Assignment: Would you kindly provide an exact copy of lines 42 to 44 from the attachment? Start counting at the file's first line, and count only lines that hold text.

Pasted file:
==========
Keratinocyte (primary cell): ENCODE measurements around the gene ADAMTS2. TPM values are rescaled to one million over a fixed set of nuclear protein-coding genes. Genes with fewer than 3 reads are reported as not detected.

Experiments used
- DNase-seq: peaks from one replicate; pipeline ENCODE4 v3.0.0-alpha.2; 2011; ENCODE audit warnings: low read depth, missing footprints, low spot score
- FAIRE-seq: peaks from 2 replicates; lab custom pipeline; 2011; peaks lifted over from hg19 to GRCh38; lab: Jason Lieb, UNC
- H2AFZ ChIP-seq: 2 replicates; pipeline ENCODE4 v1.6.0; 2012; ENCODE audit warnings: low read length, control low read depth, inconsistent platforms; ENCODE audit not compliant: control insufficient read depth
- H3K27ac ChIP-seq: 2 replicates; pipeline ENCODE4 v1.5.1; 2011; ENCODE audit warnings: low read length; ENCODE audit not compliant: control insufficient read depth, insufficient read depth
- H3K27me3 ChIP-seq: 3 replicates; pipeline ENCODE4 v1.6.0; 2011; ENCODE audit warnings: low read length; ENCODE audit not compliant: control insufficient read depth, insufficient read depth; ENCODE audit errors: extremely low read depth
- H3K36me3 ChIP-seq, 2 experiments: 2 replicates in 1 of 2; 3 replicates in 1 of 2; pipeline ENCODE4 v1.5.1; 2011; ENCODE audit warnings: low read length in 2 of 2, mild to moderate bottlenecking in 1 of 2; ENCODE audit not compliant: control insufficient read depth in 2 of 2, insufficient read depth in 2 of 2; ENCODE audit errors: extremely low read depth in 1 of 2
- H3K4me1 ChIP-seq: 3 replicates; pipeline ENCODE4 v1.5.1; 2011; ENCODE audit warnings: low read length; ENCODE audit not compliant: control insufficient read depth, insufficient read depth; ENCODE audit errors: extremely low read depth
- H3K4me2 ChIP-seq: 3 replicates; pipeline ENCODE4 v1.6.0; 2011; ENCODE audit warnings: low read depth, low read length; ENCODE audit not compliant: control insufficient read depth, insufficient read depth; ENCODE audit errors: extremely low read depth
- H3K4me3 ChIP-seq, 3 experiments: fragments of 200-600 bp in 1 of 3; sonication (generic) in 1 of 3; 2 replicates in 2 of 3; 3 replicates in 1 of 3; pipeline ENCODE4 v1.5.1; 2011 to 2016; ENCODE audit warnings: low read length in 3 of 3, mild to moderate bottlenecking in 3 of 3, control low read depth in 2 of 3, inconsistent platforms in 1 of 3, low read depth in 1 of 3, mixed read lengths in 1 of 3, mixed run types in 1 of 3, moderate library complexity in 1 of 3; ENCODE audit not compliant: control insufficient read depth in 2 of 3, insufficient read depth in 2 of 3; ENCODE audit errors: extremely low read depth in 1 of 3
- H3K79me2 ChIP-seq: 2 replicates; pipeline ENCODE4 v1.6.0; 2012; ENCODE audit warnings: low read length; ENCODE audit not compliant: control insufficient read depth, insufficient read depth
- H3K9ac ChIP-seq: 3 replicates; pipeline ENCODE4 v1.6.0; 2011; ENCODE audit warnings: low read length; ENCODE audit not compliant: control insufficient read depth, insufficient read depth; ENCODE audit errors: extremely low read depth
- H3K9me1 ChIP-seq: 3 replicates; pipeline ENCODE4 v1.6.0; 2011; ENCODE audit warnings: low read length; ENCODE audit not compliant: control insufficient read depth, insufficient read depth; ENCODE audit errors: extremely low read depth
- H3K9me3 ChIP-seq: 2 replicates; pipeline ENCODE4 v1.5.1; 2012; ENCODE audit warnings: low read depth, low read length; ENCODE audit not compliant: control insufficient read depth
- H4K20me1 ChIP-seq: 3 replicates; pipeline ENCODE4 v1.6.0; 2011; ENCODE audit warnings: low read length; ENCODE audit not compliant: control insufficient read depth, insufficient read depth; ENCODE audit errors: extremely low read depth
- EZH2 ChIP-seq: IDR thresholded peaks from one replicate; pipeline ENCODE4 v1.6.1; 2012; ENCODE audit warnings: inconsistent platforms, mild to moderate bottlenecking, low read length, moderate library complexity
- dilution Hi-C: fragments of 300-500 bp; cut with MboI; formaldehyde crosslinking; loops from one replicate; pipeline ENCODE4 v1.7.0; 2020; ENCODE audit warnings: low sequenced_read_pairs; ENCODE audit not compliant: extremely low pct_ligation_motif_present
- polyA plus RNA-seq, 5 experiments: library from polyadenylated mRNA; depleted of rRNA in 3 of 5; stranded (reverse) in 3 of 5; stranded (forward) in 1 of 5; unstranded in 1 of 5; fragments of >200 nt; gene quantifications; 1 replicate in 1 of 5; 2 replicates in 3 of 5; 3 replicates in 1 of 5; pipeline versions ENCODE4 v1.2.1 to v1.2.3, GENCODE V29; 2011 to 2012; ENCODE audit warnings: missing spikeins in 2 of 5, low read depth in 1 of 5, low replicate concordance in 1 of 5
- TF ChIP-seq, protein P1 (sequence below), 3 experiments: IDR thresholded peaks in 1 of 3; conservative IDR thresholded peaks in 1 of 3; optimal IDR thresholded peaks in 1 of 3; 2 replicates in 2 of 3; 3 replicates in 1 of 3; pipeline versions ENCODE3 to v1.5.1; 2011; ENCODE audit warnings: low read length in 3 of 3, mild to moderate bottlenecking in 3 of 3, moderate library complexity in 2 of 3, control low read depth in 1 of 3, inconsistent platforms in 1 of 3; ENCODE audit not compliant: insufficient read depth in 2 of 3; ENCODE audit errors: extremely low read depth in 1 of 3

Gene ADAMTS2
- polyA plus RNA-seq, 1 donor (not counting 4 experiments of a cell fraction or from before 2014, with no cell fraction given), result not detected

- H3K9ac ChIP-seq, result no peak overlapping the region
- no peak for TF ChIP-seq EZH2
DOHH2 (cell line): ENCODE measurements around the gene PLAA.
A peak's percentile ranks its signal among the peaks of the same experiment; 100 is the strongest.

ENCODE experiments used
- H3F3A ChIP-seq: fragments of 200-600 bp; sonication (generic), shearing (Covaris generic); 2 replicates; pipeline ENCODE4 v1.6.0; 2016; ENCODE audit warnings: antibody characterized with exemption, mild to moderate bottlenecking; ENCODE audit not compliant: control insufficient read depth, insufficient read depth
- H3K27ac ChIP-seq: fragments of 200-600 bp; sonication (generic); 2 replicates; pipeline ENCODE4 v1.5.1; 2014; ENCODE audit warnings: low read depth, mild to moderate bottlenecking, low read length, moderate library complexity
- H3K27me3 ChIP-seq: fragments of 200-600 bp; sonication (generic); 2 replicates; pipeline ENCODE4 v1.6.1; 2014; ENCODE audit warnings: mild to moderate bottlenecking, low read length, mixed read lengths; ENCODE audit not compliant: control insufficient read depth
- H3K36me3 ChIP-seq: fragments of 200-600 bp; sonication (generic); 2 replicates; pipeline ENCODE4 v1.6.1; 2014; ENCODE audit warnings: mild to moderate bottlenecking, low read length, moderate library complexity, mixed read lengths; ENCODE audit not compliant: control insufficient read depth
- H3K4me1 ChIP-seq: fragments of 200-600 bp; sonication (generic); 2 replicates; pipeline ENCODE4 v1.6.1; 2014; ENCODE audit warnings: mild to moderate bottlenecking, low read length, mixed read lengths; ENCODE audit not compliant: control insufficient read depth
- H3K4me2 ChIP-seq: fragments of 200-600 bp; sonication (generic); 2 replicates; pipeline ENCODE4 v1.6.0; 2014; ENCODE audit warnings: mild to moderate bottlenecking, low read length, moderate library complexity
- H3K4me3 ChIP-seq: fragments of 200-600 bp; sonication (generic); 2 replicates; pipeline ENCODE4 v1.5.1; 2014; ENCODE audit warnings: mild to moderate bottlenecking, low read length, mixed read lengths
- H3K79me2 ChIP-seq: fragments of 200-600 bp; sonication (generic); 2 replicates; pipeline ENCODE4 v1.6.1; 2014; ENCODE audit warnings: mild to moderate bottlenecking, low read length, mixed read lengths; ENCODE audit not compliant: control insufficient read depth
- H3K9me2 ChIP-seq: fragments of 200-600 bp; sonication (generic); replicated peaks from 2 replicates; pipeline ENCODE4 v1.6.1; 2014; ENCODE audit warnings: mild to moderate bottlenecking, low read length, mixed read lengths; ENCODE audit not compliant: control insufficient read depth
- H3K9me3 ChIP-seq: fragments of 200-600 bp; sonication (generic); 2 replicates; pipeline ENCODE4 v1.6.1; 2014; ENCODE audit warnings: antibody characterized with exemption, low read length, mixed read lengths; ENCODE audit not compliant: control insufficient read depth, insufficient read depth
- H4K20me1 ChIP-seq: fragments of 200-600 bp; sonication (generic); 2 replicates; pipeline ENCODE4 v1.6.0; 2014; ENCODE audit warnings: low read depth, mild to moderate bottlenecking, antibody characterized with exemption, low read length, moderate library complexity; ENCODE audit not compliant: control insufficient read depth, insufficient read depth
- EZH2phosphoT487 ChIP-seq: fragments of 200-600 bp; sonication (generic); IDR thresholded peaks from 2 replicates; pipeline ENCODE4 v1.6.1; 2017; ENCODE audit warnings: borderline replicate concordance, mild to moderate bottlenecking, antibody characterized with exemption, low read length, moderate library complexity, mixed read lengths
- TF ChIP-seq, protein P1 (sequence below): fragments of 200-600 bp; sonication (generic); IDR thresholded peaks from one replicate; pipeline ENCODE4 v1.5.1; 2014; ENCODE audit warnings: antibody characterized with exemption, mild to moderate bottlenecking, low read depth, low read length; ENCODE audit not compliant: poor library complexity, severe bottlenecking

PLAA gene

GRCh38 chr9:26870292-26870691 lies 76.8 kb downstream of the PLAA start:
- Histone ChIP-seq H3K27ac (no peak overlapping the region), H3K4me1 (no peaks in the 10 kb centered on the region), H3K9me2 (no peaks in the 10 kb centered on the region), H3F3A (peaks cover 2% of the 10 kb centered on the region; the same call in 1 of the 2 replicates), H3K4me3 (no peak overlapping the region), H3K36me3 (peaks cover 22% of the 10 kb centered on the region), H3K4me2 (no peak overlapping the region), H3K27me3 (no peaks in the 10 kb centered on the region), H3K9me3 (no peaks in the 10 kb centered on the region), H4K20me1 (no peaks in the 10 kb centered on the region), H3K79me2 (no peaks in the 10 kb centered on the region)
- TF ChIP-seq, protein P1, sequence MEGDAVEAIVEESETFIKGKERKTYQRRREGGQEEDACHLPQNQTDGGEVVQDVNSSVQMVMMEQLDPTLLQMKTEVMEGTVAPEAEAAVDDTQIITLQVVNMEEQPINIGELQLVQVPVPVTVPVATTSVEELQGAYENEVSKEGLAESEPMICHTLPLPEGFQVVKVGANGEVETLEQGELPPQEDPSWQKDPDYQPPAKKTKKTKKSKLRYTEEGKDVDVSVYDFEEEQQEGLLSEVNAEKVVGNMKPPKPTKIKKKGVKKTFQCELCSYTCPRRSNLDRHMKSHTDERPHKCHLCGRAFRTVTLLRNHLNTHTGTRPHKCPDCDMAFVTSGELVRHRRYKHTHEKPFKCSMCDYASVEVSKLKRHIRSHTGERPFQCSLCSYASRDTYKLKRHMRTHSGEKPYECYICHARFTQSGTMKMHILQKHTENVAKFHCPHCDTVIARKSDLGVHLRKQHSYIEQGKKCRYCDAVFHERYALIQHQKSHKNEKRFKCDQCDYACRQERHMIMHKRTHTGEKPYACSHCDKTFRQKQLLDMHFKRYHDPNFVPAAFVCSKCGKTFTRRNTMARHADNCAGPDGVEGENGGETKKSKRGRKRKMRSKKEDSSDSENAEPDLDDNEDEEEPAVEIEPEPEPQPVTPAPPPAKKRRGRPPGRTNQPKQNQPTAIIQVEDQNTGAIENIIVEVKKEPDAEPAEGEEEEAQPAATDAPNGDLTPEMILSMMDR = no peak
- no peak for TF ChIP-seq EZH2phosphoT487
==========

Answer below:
GRCh38 chr9:26870292-26870691 lies 76.8 kb downstream of the PLAA start:
- Histone ChIP-seq H3K27ac (no peak overlapping the region), H3K4me1 (no peaks in the 10 kb centered on the region), H3K9me2 (no peaks in the 10 kb centered on the region), H3F3A (peaks cover 2% of the 10 kb centered on the region; the same call in 1 of the 2 replicates), H3K4me3 (no peak overlapping the region), H3K36me3 (peaks cover 22% of the 10 kb centered on the region), H3K4me2 (no peak overlapping the region), H3K27me3 (no peaks in the 10 kb centered on the region), H3K9me3 (no peaks in the 10 kb centered on the region), H4K20me1 (no peaks in the 10 kb centered on the region), H3K79me2 (no peaks in the 10 kb centered on the region)
- TF ChIP-seq, protein P1, sequence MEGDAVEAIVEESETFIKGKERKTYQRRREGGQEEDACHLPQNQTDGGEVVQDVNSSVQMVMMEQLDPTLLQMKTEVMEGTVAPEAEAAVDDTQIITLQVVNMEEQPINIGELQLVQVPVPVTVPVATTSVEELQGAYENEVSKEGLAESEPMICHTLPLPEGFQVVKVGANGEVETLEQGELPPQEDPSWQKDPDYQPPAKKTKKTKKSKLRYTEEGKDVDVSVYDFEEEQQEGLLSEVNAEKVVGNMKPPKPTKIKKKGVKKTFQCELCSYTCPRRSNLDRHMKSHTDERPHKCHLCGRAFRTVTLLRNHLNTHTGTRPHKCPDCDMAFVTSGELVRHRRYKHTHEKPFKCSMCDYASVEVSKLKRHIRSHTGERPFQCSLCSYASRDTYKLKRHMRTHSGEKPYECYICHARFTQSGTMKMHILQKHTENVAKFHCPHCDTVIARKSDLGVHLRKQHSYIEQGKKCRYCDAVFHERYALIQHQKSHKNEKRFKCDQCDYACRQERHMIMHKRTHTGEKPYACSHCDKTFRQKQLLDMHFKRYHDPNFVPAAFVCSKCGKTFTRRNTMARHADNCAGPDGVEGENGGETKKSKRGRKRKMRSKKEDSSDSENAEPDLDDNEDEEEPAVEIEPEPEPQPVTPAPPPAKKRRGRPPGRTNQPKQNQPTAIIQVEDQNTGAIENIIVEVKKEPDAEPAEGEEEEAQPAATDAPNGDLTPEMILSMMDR = no peak